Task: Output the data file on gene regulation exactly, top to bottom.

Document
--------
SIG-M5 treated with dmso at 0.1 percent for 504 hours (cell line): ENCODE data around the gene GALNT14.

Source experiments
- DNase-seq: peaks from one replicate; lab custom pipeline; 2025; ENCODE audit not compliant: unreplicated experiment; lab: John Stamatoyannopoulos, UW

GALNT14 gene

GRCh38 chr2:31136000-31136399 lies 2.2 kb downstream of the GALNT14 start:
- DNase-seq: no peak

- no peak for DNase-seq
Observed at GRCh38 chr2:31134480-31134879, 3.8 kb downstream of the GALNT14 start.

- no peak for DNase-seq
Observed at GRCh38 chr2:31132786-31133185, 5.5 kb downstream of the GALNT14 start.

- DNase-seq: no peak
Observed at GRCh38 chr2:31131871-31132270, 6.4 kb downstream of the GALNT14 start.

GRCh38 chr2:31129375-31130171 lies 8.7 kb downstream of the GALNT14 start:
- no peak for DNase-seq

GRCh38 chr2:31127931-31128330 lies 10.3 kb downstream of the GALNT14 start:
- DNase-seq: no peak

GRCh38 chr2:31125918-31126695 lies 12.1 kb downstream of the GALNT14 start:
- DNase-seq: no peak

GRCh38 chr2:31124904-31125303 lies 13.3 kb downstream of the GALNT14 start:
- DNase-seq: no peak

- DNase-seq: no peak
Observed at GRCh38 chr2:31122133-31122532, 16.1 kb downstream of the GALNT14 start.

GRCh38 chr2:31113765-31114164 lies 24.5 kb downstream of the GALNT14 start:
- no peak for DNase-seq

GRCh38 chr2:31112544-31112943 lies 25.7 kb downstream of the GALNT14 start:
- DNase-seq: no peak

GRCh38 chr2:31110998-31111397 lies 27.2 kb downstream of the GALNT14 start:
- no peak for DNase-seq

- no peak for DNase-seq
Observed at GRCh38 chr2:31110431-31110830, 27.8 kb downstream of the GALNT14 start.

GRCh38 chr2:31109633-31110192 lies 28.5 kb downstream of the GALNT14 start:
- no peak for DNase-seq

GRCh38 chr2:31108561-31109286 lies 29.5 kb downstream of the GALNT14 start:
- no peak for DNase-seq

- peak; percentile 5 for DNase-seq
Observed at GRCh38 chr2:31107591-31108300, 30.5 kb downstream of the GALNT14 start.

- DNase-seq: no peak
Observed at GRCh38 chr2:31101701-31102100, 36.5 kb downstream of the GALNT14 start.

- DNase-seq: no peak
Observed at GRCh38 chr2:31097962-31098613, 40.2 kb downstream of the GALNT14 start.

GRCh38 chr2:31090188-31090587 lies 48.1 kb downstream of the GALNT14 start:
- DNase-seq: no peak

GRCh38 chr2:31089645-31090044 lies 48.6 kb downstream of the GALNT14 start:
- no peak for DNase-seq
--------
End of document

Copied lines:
SIG-M5 treated with dmso at 0.1 percent for 504 hours (cell line): ENCODE data around the gene GALNT14.

Source experiments
- DNase-seq: peaks from one replicate; lab custom pipeline; 2025; ENCODE audit not compliant: unreplicated experiment; lab: John Stamatoyannopoulos, UW

GALNT14 gene

GRCh38 chr2:31136000-31136399 lies 2.2 kb downstream of the GALNT14 start:
- DNase-seq: no peak

- no peak for DNase-seq
Observed at GRCh38 chr2:31134480-31134879, 3.8 kb downstream of the GALNT14 start.

- no peak for DNase-seq
Observed at GRCh38 chr2:31132786-31133185, 5.5 kb downstream of the GALNT14 start.

- DNase-seq: no peak
Observed at GRCh38 chr2:31131871-31132270, 6.4 kb downstream of the GALNT14 start.

GRCh38 chr2:31129375-31130171 lies 8.7 kb downstream of the GALNT14 start:
- no peak for DNase-seq

GRCh38 chr2:31127931-31128330 lies 10.3 kb downstream of the GALNT14 start:
- DNase-seq: no peak

GRCh38 chr2:31125918-31126695 lies 12.1 kb downstream of the GALNT14 start:
- DNase-seq: no peak

GRCh38 chr2:31124904-31125303 lies 13.3 kb downstream of the GALNT14 start:
- DNase-seq: no peak

- DNase-seq: no peak
Observed at GRCh38 chr2:31122133-31122532, 16.1 kb downstream of the GALNT14 start.

GRCh38 chr2:31113765-31114164 lies 24.5 kb downstream of the GALNT14 start:
- no peak for DNase-seq

GRCh38 chr2:31112544-31112943 lies 25.7 kb downstream of the GALNT14 start:
- DNase-seq: no peak

GRCh38 chr2:31110998-31111397 lies 27.2 kb downstream of the GALNT14 start:
- no peak for DNase-seq

- no peak for DNase-seq
Observed at GRCh38 chr2:31110431-31110830, 27.8 kb downstream of the GALNT14 start.

GRCh38 chr2:31109633-31110192 lies 28.5 kb downstream of the GALNT14 start:
- no peak for DNase-seq

GRCh38 chr2:31108561-31109286 lies 29.5 kb downstream of the GALNT14 start:
- no peak for DNase-seq

- peak; percentile 5 for DNase-seq
Observed at GRCh38 chr2:31107591-31108300, 30.5 kb downstream of the GALNT14 start.

- DNase-seq: no peak
Observed at GRCh38 chr2:31101701-31102100, 36.5 kb downstream of the GALNT14 start.

- DNase-seq: no peak
Observed at GRCh38 chr2:31097962-31098613, 40.2 kb downstream of the GALNT14 start.

GRCh38 chr2:31090188-31090587 lies 48.1 kb downstream of the GALNT14 start:
- DNase-seq: no peak

GRCh38 chr2:31089645-31090044 lies 48.6 kb downstream of the GALNT14 start:
- no peak for DNase-seq